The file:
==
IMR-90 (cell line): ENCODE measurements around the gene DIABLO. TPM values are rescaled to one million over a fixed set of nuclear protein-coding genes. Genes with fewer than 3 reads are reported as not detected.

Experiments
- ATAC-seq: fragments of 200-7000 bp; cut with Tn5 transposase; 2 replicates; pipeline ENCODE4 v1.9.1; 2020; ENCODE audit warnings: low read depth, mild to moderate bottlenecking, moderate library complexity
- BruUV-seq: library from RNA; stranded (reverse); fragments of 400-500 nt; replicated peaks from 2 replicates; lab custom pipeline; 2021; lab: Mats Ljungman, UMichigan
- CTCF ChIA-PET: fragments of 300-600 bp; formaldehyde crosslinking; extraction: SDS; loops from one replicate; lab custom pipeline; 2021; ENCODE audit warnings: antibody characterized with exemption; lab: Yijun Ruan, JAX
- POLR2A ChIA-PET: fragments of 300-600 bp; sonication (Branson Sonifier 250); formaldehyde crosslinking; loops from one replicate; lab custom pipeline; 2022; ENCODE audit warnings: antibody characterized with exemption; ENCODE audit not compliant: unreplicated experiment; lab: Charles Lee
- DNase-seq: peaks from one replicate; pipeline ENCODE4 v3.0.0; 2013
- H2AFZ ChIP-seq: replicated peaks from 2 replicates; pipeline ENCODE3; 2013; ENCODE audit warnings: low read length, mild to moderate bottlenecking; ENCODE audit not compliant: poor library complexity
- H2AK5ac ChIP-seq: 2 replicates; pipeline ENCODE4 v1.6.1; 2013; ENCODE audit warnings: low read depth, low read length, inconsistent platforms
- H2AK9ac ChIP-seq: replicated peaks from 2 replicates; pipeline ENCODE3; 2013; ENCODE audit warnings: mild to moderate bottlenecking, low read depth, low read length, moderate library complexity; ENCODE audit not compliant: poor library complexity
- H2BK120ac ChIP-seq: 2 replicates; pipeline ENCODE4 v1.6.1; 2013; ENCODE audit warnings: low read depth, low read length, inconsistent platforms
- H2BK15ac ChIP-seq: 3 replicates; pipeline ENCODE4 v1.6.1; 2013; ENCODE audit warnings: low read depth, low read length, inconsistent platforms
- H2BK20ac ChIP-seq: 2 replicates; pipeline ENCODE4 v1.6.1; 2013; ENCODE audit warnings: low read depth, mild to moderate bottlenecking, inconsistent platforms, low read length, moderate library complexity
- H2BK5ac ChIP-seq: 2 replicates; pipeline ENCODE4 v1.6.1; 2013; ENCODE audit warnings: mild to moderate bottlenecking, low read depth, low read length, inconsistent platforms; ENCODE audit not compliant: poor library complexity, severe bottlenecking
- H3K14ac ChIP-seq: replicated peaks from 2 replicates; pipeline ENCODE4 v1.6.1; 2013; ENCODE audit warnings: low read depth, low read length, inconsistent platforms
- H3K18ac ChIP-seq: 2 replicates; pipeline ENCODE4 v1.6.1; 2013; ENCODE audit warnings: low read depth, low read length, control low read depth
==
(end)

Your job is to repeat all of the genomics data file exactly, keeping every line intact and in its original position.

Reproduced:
IMR-90 (cell line): ENCODE measurements around the gene DIABLO. TPM values are rescaled to one million over a fixed set of nuclear protein-coding genes. Genes with fewer than 3 reads are reported as not detected.

Experiments
- ATAC-seq: fragments of 200-7000 bp; cut with Tn5 transposase; 2 replicates; pipeline ENCODE4 v1.9.1; 2020; ENCODE audit warnings: low read depth, mild to moderate bottlenecking, moderate library complexity
- BruUV-seq: library from RNA; stranded (reverse); fragments of 400-500 nt; replicated peaks from 2 replicates; lab custom pipeline; 2021; lab: Mats Ljungman, UMichigan
- CTCF ChIA-PET: fragments of 300-600 bp; formaldehyde crosslinking; extraction: SDS; loops from one replicate; lab custom pipeline; 2021; ENCODE audit warnings: antibody characterized with exemption; lab: Yijun Ruan, JAX
- POLR2A ChIA-PET: fragments of 300-600 bp; sonication (Branson Sonifier 250); formaldehyde crosslinking; loops from one replicate; lab custom pipeline; 2022; ENCODE audit warnings: antibody characterized with exemption; ENCODE audit not compliant: unreplicated experiment; lab: Charles Lee
- DNase-seq: peaks from one replicate; pipeline ENCODE4 v3.0.0; 2013
- H2AFZ ChIP-seq: replicated peaks from 2 replicates; pipeline ENCODE3; 2013; ENCODE audit warnings: low read length, mild to moderate bottlenecking; ENCODE audit not compliant: poor library complexity
- H2AK5ac ChIP-seq: 2 replicates; pipeline ENCODE4 v1.6.1; 2013; ENCODE audit warnings: low read depth, low read length, inconsistent platforms
- H2AK9ac ChIP-seq: replicated peaks from 2 replicates; pipeline ENCODE3; 2013; ENCODE audit warnings: mild to moderate bottlenecking, low read depth, low read length, moderate library complexity; ENCODE audit not compliant: poor library complexity
- H2BK120ac ChIP-seq: 2 replicates; pipeline ENCODE4 v1.6.1; 2013; ENCODE audit warnings: low read depth, low read length, inconsistent platforms
- H2BK15ac ChIP-seq: 3 replicates; pipeline ENCODE4 v1.6.1; 2013; ENCODE audit warnings: low read depth, low read length, inconsistent platforms
- H2BK20ac ChIP-seq: 2 replicates; pipeline ENCODE4 v1.6.1; 2013; ENCODE audit warnings: low read depth, mild to moderate bottlenecking, inconsistent platforms, low read length, moderate library complexity
- H2BK5ac ChIP-seq: 2 replicates; pipeline ENCODE4 v1.6.1; 2013; ENCODE audit warnings: mild to moderate bottlenecking, low read depth, low read length, inconsistent platforms; ENCODE audit not compliant: poor library complexity, severe bottlenecking
- H3K14ac ChIP-seq: replicated peaks from 2 replicates; pipeline ENCODE4 v1.6.1; 2013; ENCODE audit warnings: low read depth, low read length, inconsistent platforms
- H3K18ac ChIP-seq: 2 replicates; pipeline ENCODE4 v1.6.1; 2013; ENCODE audit warnings: low read depth, low read length, control low read depth